March 7, 2019
It’s no secret: Where you live influences every aspect of your daily life. When choosing the right place to settle, you have to think about area schools, traffic, proximity to work and recreation, parks, shopping, restaurants and personal services. Here are some ideas to consider as you begin your own search.
While many people prefer to live close to work, not everyone wants to settle in a busy corporate area. If you don’t mind a commute, other areas of the city may offer more features that will add to your daily life. Spend some time in each pocket of the city to get a feel for nearby entertainment.
Which Neighborhood is Right for You?
Your first task should be to determine which area of the city you’d like to live in. Maybe you’re looking for a home in a neighborhood you’re familiar with. If you’re not, you’ll need to do some exploration to get a feel for your city’s different neighborhoods.
This will help you hone in on the homes that would best suit your needs. You can find demographic, employment and community information online, often on real estate sites. Buyer agents can also help compile data for you, too. Concentrate your search in areas where houses are in your price range.
To get the most out of your search, you should check the real estate section of your newspaper often, browse various real estate listings online and work with a qualified real estate agent to locate potential homes. It even helps to visit the neighborhoods you would like to call home at different times of the day and at night to check traffic and noise levels.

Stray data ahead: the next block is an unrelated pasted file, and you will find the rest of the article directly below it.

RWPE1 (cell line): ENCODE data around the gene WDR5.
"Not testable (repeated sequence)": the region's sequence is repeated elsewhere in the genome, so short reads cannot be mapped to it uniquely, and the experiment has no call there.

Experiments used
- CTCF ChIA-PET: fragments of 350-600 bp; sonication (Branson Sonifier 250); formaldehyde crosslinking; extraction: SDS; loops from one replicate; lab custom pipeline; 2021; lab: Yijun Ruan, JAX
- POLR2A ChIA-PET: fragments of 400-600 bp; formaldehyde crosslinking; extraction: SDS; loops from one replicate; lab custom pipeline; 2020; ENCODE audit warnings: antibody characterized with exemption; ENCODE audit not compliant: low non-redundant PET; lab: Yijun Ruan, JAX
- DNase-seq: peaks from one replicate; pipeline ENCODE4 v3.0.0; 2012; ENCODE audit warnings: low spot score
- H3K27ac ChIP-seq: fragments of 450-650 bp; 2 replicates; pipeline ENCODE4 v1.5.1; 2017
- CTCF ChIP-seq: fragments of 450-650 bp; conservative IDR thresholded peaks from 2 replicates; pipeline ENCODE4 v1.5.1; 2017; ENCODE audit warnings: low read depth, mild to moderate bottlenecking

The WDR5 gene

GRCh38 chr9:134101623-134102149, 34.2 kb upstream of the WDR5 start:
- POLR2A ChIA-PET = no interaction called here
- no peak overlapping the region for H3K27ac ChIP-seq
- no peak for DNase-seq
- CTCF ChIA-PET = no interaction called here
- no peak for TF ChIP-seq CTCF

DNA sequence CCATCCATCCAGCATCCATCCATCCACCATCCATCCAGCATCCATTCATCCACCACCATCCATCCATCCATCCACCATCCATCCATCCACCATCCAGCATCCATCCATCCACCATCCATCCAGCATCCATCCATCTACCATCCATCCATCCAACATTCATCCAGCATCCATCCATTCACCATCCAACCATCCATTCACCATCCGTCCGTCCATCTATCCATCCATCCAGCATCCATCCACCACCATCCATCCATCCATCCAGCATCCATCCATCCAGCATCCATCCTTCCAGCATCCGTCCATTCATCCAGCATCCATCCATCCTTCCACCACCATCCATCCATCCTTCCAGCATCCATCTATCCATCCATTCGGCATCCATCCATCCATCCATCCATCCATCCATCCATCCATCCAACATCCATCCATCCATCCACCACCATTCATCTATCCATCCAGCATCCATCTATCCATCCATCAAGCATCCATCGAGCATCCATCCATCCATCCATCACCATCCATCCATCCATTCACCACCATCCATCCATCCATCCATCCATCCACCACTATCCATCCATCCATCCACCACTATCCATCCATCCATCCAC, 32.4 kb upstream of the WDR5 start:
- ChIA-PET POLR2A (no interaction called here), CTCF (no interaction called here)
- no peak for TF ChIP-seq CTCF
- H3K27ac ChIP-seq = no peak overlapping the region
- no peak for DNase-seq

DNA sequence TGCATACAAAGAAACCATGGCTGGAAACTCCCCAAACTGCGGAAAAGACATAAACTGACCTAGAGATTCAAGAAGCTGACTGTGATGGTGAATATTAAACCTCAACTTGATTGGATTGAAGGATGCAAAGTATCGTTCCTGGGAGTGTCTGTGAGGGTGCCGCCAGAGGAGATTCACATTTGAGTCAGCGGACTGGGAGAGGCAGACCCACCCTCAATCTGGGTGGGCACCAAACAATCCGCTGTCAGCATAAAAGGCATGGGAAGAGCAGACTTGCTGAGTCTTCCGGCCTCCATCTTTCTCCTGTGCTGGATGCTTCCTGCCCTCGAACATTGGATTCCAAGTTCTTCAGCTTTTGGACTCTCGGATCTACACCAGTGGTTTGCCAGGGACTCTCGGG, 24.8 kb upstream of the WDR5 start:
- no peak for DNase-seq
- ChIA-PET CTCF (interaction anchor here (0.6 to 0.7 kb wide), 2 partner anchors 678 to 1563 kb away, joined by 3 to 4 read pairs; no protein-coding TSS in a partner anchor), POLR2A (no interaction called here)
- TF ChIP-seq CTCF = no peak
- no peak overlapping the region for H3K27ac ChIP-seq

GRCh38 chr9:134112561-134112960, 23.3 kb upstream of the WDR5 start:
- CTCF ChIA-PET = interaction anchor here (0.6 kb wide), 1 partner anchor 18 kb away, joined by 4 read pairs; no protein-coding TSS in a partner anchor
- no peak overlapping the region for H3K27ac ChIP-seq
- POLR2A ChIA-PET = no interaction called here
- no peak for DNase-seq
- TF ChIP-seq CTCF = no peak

When evaluating locations, look out for:
- Airplane traffic/noise
- Foot traffic
- Cars and trucks
- Noise from dance clubs and late-night restaurants
Once you’ve narrowed your search, drive to and from your workplace in the morning and the evening from the neighborhoods you’ve chosen. How long is the commute? Is the time commitment reasonable? Are there alternative forms of transportation (bus, ferry, train) that you could use?
Additionally, what are your chances of staying in the job you have now for the length of time you’ll be living in the house? If changing work locations is a possibility, you won’t want to pick a house just because it’s near your current job.
Is This the Right School District?
If you don’t have kids and don’t plan to while living in your new home, then school zoning won’t likely play a role in your search.
However, for people with families or those who plan to start a family, finding the right school district is top of the list. After all, the quality of your children’s education will determine their future. You’ll find information about districts you’re considering from the U.S. Department of Education Institute of Education Sciences National Center for Education Statistics. You can also call and visit local districts to get statistics on school rankings.
Questions to Ask Yourself:
- How do students score on statewide and national tests?
- How many students go to college?
- To technical school? Drop out?
- What colleges do they attend?
- What are some of the problems facing the schools in this area?
- Ask to see records of drug use and incidences of violence.
- What is the weapons-in-school policy?
- What is the student/teacher ratio?
- Are art, music, drama and sports programs offered?
- What are the ages and conditions of school facilities?
- What is the student/computer ratio?
- What grade do students begin learning computer skills?
- What languages are offered?
Answering these questions will help you piece together a picture of the educational hub surrounding different neighborhoods and decide which one will best serve your child.
Honing in on Your Perfect Home
The suggestions listed here are only a jumping off point for your home search. To get the most out of the home selection and buying process, it’s always best to work with a buyer agent who knows the area and can provide you with detailed reports of city areas, home details and more.